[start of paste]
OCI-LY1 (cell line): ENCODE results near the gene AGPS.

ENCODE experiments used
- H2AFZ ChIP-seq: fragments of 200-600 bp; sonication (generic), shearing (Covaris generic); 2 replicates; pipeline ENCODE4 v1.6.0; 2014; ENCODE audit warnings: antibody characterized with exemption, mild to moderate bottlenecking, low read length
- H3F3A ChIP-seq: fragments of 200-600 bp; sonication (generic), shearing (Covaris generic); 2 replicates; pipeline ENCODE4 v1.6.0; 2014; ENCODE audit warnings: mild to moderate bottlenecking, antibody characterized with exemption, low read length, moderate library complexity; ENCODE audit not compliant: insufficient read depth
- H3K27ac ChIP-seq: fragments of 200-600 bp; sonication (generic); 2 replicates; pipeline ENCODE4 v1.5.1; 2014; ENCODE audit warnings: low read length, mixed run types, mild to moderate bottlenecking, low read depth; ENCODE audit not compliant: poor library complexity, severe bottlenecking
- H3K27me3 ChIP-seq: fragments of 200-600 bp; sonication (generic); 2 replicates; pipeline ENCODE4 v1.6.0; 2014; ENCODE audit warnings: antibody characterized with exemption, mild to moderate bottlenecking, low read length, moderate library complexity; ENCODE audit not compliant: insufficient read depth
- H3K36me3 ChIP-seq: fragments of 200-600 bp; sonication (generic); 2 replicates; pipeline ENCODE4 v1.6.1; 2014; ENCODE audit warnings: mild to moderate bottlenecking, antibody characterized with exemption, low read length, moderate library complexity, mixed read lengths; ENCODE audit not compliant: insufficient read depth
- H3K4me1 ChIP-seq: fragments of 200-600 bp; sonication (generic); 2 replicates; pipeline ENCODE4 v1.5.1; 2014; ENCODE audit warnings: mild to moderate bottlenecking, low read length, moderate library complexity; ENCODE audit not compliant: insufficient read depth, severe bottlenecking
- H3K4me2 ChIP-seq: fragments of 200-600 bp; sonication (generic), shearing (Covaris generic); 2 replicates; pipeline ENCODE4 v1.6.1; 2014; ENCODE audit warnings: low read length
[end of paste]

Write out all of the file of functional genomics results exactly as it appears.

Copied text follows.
OCI-LY1 (cell line): ENCODE results near the gene AGPS.

ENCODE experiments used
- H2AFZ ChIP-seq: fragments of 200-600 bp; sonication (generic), shearing (Covaris generic); 2 replicates; pipeline ENCODE4 v1.6.0; 2014; ENCODE audit warnings: antibody characterized with exemption, mild to moderate bottlenecking, low read length
- H3F3A ChIP-seq: fragments of 200-600 bp; sonication (generic), shearing (Covaris generic); 2 replicates; pipeline ENCODE4 v1.6.0; 2014; ENCODE audit warnings: mild to moderate bottlenecking, antibody characterized with exemption, low read length, moderate library complexity; ENCODE audit not compliant: insufficient read depth
- H3K27ac ChIP-seq: fragments of 200-600 bp; sonication (generic); 2 replicates; pipeline ENCODE4 v1.5.1; 2014; ENCODE audit warnings: low read length, mixed run types, mild to moderate bottlenecking, low read depth; ENCODE audit not compliant: poor library complexity, severe bottlenecking
- H3K27me3 ChIP-seq: fragments of 200-600 bp; sonication (generic); 2 replicates; pipeline ENCODE4 v1.6.0; 2014; ENCODE audit warnings: antibody characterized with exemption, mild to moderate bottlenecking, low read length, moderate library complexity; ENCODE audit not compliant: insufficient read depth
- H3K36me3 ChIP-seq: fragments of 200-600 bp; sonication (generic); 2 replicates; pipeline ENCODE4 v1.6.1; 2014; ENCODE audit warnings: mild to moderate bottlenecking, antibody characterized with exemption, low read length, moderate library complexity, mixed read lengths; ENCODE audit not compliant: insufficient read depth
- H3K4me1 ChIP-seq: fragments of 200-600 bp; sonication (generic); 2 replicates; pipeline ENCODE4 v1.5.1; 2014; ENCODE audit warnings: mild to moderate bottlenecking, low read length, moderate library complexity; ENCODE audit not compliant: insufficient read depth, severe bottlenecking
- H3K4me2 ChIP-seq: fragments of 200-600 bp; sonication (generic), shearing (Covaris generic); 2 replicates; pipeline ENCODE4 v1.6.1; 2014; ENCODE audit warnings: low read length